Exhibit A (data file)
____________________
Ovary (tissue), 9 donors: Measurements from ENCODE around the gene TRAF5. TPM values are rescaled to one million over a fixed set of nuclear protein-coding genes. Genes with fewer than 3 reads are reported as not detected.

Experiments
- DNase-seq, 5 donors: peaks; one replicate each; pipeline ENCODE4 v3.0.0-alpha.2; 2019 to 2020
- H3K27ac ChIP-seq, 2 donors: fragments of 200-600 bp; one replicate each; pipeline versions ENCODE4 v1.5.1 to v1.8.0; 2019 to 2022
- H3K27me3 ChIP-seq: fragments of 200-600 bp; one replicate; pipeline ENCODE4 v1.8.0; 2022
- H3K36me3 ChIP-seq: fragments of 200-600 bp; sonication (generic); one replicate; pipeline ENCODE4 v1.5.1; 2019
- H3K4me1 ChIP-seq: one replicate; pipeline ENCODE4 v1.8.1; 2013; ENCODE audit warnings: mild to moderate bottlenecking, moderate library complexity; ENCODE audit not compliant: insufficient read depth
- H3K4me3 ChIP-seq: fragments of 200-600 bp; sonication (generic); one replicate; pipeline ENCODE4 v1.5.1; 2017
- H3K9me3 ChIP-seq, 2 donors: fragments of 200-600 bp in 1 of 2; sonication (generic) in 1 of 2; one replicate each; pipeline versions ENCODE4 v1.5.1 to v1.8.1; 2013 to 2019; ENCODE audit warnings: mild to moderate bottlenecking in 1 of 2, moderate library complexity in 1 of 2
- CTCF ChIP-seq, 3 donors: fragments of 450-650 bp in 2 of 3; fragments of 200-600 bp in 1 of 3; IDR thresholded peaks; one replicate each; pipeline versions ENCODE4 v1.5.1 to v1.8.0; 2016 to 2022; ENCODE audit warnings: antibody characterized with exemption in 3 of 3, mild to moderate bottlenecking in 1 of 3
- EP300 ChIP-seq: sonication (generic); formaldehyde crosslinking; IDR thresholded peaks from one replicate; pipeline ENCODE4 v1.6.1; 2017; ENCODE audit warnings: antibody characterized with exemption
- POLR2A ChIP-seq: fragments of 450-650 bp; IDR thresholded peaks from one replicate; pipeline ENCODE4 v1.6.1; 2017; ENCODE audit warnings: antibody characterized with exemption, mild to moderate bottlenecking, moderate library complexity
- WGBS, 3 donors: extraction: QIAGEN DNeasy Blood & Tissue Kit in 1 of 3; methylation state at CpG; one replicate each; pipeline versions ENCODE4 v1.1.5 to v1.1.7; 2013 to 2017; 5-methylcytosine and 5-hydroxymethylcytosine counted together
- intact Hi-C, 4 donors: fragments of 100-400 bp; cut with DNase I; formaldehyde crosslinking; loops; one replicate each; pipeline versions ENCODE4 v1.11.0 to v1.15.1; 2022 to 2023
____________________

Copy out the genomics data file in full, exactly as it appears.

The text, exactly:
Ovary (tissue), 9 donors: Measurements from ENCODE around the gene TRAF5. TPM values are rescaled to one million over a fixed set of nuclear protein-coding genes. Genes with fewer than 3 reads are reported as not detected.

Experiments
- DNase-seq, 5 donors: peaks; one replicate each; pipeline ENCODE4 v3.0.0-alpha.2; 2019 to 2020
- H3K27ac ChIP-seq, 2 donors: fragments of 200-600 bp; one replicate each; pipeline versions ENCODE4 v1.5.1 to v1.8.0; 2019 to 2022
- H3K27me3 ChIP-seq: fragments of 200-600 bp; one replicate; pipeline ENCODE4 v1.8.0; 2022
- H3K36me3 ChIP-seq: fragments of 200-600 bp; sonication (generic); one replicate; pipeline ENCODE4 v1.5.1; 2019
- H3K4me1 ChIP-seq: one replicate; pipeline ENCODE4 v1.8.1; 2013; ENCODE audit warnings: mild to moderate bottlenecking, moderate library complexity; ENCODE audit not compliant: insufficient read depth
- H3K4me3 ChIP-seq: fragments of 200-600 bp; sonication (generic); one replicate; pipeline ENCODE4 v1.5.1; 2017
- H3K9me3 ChIP-seq, 2 donors: fragments of 200-600 bp in 1 of 2; sonication (generic) in 1 of 2; one replicate each; pipeline versions ENCODE4 v1.5.1 to v1.8.1; 2013 to 2019; ENCODE audit warnings: mild to moderate bottlenecking in 1 of 2, moderate library complexity in 1 of 2
- CTCF ChIP-seq, 3 donors: fragments of 450-650 bp in 2 of 3; fragments of 200-600 bp in 1 of 3; IDR thresholded peaks; one replicate each; pipeline versions ENCODE4 v1.5.1 to v1.8.0; 2016 to 2022; ENCODE audit warnings: antibody characterized with exemption in 3 of 3, mild to moderate bottlenecking in 1 of 3
- EP300 ChIP-seq: sonication (generic); formaldehyde crosslinking; IDR thresholded peaks from one replicate; pipeline ENCODE4 v1.6.1; 2017; ENCODE audit warnings: antibody characterized with exemption
- POLR2A ChIP-seq: fragments of 450-650 bp; IDR thresholded peaks from one replicate; pipeline ENCODE4 v1.6.1; 2017; ENCODE audit warnings: antibody characterized with exemption, mild to moderate bottlenecking, moderate library complexity
- WGBS, 3 donors: extraction: QIAGEN DNeasy Blood & Tissue Kit in 1 of 3; methylation state at CpG; one replicate each; pipeline versions ENCODE4 v1.1.5 to v1.1.7; 2013 to 2017; 5-methylcytosine and 5-hydroxymethylcytosine counted together
- intact Hi-C, 4 donors: fragments of 100-400 bp; cut with DNase I; formaldehyde crosslinking; loops; one replicate each; pipeline versions ENCODE4 v1.11.0 to v1.15.1; 2022 to 2023